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Human rights activists welcome news of Liu Xia’s release

    July 11, 2018

    Amnesty International Canada, PEN Canada and the Toronto Association for Democracy in China welcome news of Liu Xia’s release from China and commemorate the work of Liu Xiaobo on the first anniversary of his death on July 13, 2017.

    Liu Xia, a poet and artist, has suffered from depression since being placed under house arrest in 2010, after her late husband Liu Xiaobo was awarded the 2010 Nobel Peace Prize. During that time, she has been surveilled relentlessly, and effectively detained since the death of Liu Xiaobo on July 13, 2017.

    “This is what international pressure can do for human rights,” said Alex Neve, Secretary General of Amnesty International Canada. “Thanks to tens of thousands of people who spoke up as part of the ‘Free Liu Xia’ campaign, she has at long last been freed and is now safely in Germany.”

    Liu Xiaobo was a writer, literary critic, human rights activist, and co-author of Charter 08, a manifesto calling for political reform in China. He was arrested in 2009 on suspicion of “inciting subversion of state power” and sentenced to eleven years' imprisonment.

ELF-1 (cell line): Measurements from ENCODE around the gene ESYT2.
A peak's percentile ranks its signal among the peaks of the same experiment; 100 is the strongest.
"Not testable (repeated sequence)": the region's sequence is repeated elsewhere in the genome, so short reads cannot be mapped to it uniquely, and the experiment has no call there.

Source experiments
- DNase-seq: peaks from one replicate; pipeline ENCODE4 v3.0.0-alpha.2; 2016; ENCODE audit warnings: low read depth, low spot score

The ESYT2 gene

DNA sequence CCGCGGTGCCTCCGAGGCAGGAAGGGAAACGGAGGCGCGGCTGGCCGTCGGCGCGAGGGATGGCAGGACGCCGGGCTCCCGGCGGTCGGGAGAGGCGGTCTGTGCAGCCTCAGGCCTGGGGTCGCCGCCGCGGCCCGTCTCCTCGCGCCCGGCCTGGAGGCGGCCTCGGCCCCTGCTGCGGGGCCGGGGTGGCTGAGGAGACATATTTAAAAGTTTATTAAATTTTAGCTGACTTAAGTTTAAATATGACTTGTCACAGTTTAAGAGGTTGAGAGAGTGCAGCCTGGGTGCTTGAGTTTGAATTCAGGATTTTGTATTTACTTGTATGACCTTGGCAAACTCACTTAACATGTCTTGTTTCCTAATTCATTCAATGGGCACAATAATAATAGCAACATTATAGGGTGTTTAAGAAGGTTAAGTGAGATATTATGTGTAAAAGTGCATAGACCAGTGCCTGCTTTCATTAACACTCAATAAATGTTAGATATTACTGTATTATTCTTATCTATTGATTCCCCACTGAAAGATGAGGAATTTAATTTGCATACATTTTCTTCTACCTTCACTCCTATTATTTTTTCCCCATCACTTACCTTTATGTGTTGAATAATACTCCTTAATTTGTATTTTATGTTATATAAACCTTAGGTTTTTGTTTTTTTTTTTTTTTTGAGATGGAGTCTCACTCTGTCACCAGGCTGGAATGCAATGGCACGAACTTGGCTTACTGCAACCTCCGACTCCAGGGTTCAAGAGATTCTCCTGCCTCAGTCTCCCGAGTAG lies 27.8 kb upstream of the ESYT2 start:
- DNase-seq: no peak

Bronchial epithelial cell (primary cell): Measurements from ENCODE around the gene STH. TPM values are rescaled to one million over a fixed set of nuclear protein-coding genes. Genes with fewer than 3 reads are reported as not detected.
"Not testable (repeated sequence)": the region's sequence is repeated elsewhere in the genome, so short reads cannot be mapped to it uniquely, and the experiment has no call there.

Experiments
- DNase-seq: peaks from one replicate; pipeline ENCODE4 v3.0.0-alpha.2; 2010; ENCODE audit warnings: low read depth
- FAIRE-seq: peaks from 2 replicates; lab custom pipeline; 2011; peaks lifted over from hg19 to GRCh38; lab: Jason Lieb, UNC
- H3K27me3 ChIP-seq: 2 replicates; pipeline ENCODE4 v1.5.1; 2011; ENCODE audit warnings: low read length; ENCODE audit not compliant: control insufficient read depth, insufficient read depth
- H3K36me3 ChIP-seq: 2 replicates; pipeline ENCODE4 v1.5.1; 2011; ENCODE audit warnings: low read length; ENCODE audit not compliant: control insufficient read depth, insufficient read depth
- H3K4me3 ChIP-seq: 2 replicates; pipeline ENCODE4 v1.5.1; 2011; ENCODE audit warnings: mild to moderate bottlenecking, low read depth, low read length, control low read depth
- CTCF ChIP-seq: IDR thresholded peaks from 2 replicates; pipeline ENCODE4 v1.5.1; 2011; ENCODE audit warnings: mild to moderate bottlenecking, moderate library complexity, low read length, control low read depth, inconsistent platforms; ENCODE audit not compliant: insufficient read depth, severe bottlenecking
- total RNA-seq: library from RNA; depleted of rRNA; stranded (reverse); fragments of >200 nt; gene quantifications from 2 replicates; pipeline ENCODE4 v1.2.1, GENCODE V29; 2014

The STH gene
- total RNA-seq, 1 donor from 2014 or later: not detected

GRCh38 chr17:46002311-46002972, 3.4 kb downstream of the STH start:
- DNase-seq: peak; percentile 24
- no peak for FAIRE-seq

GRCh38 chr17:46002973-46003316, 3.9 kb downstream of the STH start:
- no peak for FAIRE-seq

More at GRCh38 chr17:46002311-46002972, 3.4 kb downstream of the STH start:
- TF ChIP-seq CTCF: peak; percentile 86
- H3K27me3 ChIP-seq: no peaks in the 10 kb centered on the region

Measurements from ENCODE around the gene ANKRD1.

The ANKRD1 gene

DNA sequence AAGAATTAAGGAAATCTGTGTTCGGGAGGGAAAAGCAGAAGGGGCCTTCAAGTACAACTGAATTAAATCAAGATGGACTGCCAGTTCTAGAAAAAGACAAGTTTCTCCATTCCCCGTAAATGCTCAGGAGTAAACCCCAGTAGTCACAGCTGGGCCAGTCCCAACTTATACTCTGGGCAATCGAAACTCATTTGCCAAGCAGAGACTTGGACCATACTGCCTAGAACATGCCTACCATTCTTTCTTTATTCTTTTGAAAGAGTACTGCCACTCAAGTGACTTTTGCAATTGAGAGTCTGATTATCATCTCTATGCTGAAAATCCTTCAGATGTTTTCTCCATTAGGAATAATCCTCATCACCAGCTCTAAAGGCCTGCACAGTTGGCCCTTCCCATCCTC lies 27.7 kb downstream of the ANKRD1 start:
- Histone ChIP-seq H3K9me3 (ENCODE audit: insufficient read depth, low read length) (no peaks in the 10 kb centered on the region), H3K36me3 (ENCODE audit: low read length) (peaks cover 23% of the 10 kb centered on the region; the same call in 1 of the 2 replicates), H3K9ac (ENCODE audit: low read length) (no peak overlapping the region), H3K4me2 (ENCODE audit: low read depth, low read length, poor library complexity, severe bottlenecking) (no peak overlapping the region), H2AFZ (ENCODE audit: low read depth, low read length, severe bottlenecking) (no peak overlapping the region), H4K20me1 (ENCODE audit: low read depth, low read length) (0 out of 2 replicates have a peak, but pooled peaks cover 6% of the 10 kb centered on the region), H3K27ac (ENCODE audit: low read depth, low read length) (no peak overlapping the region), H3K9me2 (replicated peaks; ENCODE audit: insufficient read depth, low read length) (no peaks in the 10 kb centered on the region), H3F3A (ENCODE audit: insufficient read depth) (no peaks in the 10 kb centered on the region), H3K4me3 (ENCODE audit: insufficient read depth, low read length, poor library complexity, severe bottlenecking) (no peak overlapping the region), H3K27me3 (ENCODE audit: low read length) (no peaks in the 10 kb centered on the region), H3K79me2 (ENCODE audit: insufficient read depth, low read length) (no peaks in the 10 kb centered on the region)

China refused to let Liu Xiaobo attend the Nobel Peace Prize ceremony in Oslo. Instead, the award was presented to an empty chair. In 2017, Liu became the second Nobel Peace Laureate to die in state custody.

    “Liu Xiaobo’s resistance to China’s growing authoritarianism showed the moral power of principled dissent,” said Brendan de Caires, Executive Director of PEN Canada. “He will forever live in our hearts as a champion of freedom of expression.”

    Amnesty International Canada, PEN Canada and the Toronto Association for Democracy in China announced on May 29, 2018 on the eve of the 29th anniversary of the Tiananmen Square massacre that they would erect a sculpture of the “Empty Chair” to commemorate Liu Xiaobo.  

    “It is important that we remember what Liu Xiaobo has done for human rights for our world,” said Cheuk Kwan, spokesperson for the Toronto Association for Democracy in China. “And we want to memorialize him the best way we can in Canada.”

    Renowned Canadian sculptor Ruth Abernethy - whose works include the Glen Gould statue at CBC in Toronto and Oscar Peterson sculpture at the National Arts Centre in Ottawa - will work on the project.

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